Beijing protests alleged U.S. spy plane incursion during Chinese military drills
China is protesting the alleged incursion of a U.S. Air Force U-2 spy plane into a no-fly zone imposed during live-fire military exercises in the country’s north.
In a statement issued late Tuesday, the Chinese Ministry of National Defense said the action had “seriously interfered in normal exercise activities” and “severely incurred the risk of misjudgment and even of bringing about an unintended air-sea incident.”
The ministry described the alleged incursion as “a naked act of provocation,” adding that it had lodged a stern protest and demanded that the U.S. cease such actions.
The statement did not give details on the time and place of the drills, but the information matches exercises that the Maritime Safety Administration said started Monday and would run through Sept. 30 over the Bohai Gulf, east of Beijing.
Relations between the U.S. and China have sunk to their lowest in decades amid disputes over myriad issues including trade, technology, Taiwan and the South China Sea.
High-altitude U.S. U-2 reconnaissance planes were flown over China, the former Soviet Union and other countries in the communist bloc during the Cold War. Upgraded versions continue to support U.S. missions.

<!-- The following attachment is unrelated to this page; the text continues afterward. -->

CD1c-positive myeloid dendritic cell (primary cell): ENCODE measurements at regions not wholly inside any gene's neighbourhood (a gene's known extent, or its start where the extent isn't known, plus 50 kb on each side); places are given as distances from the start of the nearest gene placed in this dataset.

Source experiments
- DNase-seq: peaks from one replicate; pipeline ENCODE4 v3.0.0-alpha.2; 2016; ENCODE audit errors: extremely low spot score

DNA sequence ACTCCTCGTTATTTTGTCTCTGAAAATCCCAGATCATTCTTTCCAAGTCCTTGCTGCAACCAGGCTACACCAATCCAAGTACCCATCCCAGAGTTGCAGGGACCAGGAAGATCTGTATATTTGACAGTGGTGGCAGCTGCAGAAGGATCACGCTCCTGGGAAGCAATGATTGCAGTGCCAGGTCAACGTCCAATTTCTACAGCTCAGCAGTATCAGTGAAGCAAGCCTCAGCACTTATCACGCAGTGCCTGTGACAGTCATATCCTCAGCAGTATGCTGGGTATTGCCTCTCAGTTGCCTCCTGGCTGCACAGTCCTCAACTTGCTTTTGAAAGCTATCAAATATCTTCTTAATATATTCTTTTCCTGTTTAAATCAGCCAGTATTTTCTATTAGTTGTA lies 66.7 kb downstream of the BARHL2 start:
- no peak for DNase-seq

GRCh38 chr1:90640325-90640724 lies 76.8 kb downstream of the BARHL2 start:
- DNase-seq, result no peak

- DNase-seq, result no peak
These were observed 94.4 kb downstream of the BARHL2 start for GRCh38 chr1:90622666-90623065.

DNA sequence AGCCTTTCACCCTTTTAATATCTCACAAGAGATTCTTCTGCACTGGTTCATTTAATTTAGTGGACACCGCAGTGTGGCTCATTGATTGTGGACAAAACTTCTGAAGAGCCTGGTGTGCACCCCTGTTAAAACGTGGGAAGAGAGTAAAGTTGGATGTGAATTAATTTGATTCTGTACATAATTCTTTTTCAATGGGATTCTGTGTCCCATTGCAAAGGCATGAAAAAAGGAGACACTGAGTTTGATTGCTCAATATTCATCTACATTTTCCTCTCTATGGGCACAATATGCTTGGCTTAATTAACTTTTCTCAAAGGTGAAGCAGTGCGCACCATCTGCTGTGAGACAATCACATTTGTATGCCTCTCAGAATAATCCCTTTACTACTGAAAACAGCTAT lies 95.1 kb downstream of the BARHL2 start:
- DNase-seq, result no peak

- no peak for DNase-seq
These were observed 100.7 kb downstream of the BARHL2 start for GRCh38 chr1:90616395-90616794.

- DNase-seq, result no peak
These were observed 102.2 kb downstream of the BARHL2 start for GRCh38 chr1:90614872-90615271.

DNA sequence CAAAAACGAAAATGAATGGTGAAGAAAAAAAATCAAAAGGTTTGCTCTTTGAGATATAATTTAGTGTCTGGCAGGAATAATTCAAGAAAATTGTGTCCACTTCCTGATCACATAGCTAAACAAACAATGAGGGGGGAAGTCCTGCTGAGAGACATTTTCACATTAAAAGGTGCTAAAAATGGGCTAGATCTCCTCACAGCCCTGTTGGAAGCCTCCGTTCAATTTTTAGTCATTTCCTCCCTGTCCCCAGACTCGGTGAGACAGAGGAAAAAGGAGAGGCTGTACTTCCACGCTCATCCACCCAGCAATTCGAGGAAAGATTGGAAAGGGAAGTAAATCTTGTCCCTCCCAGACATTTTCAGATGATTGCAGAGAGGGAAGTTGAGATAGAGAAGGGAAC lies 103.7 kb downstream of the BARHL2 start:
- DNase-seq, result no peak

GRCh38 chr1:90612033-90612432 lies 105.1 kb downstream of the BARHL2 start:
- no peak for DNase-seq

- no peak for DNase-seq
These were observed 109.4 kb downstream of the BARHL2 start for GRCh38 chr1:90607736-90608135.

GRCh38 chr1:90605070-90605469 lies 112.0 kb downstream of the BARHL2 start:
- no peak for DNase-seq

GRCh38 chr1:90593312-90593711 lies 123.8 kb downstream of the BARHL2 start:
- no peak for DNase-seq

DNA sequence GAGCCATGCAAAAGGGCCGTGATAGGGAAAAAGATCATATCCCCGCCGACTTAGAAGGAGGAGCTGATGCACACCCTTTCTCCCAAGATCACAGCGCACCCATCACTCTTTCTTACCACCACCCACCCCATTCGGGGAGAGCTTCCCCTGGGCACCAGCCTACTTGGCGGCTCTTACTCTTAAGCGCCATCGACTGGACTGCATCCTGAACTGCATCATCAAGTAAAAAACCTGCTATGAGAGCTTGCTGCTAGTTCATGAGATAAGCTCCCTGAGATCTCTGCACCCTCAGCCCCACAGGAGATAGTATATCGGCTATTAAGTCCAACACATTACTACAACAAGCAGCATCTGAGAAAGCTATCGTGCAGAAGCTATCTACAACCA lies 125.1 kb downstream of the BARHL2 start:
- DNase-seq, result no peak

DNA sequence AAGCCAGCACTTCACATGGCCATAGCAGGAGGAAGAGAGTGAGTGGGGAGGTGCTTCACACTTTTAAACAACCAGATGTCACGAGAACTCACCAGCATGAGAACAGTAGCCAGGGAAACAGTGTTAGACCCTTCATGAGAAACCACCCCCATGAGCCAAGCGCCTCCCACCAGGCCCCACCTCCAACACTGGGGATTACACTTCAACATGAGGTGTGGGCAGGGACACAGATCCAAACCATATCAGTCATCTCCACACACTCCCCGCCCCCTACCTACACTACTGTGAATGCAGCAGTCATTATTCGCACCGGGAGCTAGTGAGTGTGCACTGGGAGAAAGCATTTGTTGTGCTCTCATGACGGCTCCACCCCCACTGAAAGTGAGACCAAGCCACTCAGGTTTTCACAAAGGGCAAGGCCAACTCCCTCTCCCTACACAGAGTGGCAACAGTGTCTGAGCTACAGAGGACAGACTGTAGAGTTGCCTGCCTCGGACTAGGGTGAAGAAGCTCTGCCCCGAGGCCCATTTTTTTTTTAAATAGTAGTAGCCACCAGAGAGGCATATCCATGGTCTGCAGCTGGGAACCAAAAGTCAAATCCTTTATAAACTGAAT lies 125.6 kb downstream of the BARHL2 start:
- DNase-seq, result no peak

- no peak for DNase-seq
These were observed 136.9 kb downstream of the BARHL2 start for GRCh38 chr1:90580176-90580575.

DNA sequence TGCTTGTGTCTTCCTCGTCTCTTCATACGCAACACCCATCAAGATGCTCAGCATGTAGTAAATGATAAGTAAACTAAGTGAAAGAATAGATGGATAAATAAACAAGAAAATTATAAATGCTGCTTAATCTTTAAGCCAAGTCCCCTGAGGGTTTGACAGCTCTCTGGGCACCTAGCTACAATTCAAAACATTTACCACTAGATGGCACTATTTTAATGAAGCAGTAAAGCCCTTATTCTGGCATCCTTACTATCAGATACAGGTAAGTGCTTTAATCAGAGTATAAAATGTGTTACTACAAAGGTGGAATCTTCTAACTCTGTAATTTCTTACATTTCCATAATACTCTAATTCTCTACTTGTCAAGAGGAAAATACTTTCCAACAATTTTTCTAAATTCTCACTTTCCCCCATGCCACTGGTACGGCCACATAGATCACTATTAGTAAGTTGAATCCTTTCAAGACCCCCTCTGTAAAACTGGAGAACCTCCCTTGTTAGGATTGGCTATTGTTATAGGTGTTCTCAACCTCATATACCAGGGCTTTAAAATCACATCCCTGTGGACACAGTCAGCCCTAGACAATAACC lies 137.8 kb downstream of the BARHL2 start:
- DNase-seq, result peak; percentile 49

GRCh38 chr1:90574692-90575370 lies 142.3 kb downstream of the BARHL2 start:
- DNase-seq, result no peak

China is also holding naval drills in the South China Sea, which it claims virtually in its entirety but over which five other governments also exercise claims. China objects to all U.S. military activity in and over the strategic waterway, especially “freedom of navigation operations” during which U.S. Navy ships sail near Chinese-held islands.
Another Chinese naval exercise is planned from Thursday to Sunday in the East China Sea despite warnings issued over Typhoon Bavi, which is affecting the Korean Peninsula.
The defense ministry earlier this month said combat exercises were held in the Taiwan Strait and surrounding waters that were a “necessary move responding to the current security situation in the Taiwan Strait and were meant to safeguard national sovereignty.”
China claims Taiwan as its territory and threatens to use military force to bring the self-governing, democratic island under its control. Washington and Taipei have increased military and governmental contacts in recent years, including this month’s visit to Taiwan by Health and Human Services Secretary Alex Azar, the highest-ranking U.S. official to visit the island in more than 40 years. The visit prompted a protest from Beijing.
The eastern command of China’s People’s Liberation Army will “stay on high alert and take all necessary measures to fight against provocations and protect national sovereignty and territorial integrity,” the defense ministry quoted command spokesperson Senior Col. Zhang Chunhui as saying.
Must-read stories from the L.A. Times
Get all the day's most vital news with our Today's Headlines newsletter, sent every weekday morning.
You may occasionally receive promotional content from the Los Angeles Times.